I’m staring five days of book-reading freedom in the face. We’re heading out of town and I made sure to bring plenty of reading material to keep me occupied. Forget making sure I have weather appropriate clothing (even though the West Coast is the best coast, there’s some tricky weather this time of year. But not snow so this is not a complaint), I need to ensure appropriate reading material at the lake. After careful consideration (priorities guys) I decided to bring along: Fangirl (Rainbow Rowell), The Murder of Roger Ackroyd (Agatha Christie), Harry Potter and the Chamber of Secrets (JK Rowling) and Paris: A Novel (Edward Rutherford).
Then, since I’m almost done The Remains of the Day, I snuck John Green’s The Fault in Our Stars in my bag at the last minute.
My intention is not to actually rub this freedom in your faces – presumably you have a long weekend ahead of you as well. I came here today to tell you about a book I read last week: Reconstructing Amelia by Kimberly McCreight.
You guys. This book. Delicious. Unexpected. Terrific. So many feelings.
Kate Baron is a single mom working in a fancy law firm. She’s working through a high profile case when she gets a call from her daughter’s school: her daughter, Amelia, has been caught cheating on an English essay and has been suspended for three days. Kate needs to come pick her up immediately.
Kate ends up getting caught in midtown traffic and it takes her over an hour to reach the school. When she does, there are police cars and firetrucks all over the place and she is told that her daughter committed suicide. She jumped off the roof of the building.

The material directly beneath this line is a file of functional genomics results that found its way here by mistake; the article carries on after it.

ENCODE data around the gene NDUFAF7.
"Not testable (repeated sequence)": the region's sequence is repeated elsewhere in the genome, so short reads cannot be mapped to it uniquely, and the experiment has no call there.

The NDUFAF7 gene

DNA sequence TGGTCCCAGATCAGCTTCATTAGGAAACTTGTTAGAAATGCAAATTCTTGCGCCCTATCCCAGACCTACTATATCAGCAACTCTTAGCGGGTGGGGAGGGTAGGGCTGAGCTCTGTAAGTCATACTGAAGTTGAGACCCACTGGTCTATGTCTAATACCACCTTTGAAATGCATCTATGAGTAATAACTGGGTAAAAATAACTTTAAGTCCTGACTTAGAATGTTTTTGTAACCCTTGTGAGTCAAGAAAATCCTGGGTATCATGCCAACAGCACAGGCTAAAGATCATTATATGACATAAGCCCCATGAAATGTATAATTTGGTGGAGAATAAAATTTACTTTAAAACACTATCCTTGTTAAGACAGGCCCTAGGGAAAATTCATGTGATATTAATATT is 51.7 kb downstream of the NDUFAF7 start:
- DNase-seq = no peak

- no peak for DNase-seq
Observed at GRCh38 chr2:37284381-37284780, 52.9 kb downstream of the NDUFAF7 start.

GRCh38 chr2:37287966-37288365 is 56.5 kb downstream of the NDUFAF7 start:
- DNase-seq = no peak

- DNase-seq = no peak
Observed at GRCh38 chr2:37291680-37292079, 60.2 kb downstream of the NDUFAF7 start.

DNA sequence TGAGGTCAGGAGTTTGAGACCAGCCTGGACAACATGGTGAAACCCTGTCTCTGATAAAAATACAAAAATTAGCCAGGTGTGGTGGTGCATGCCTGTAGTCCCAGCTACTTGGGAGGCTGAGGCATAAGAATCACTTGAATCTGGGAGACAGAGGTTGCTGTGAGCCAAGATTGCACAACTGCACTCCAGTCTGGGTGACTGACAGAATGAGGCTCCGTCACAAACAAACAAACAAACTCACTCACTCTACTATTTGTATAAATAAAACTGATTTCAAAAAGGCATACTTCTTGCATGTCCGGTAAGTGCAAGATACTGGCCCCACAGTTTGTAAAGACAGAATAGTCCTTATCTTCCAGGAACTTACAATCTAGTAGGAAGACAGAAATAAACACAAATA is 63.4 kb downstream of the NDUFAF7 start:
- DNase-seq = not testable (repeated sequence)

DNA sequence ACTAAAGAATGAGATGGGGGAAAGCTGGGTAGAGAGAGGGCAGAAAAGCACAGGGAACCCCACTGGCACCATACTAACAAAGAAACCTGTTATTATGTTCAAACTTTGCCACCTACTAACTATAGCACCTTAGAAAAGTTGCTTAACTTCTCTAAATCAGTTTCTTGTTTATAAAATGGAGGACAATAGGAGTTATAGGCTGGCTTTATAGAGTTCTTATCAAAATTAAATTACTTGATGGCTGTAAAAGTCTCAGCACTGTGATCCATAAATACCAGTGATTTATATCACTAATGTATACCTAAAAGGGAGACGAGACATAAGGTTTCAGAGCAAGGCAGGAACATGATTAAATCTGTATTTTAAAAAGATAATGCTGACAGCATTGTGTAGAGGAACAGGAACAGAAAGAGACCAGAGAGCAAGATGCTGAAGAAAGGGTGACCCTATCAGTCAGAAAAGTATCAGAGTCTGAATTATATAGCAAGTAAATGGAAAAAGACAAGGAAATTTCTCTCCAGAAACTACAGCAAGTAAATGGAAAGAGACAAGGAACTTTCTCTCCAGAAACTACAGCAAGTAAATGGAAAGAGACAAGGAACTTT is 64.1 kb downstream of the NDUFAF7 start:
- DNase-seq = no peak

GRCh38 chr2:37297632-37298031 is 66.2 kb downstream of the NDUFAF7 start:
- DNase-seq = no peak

Weeks later she receives a text message: Amelia didn’t kill herself.
This text drives Kate to find out what actually happened. Does it have anything to do with the texts she’s been receiving about Amelia’s father? What is the deal with the student newsletter? Amelia would never cheat on an English essay, what happened?
This book has been compared to Gone Girl a lot. If you liked Gone Girl, I’m pretty sure you will enjoy Reconstructing Amelia. Like in Gone Girl, the narrative changes back and forth: in one section you are following Kate as she works through the last days of Amelia’s life, drawing all kinds of conclusions. In the next, you are with Amelia as her last days actually unfold.
My immediate reaction when I was reading the Amelia section was that those of you that loved Gossip Girl would love this book. The student newsletter reads like an opening of Gossip Girl. The story follows a bunch of very privileged teenagers with way too much time on their hands. But in the middle of all of their teenaged crap, they are struggling to fit in, to conform, to be equal to their peers. McCreight does an incredible job of channeling their teenaged voices.
It was hard to watch the story unravel seeing, like Kate and Amelia couldn’t, how close each actually was to taking a different path. How many times each wanted to come clean with the other and didn’t, setting them both down this path that leads to so much grief.
If you’re looking for a long weekend read, or you’re starting to mine for beach reads, Reconstructing Amelia. Do it.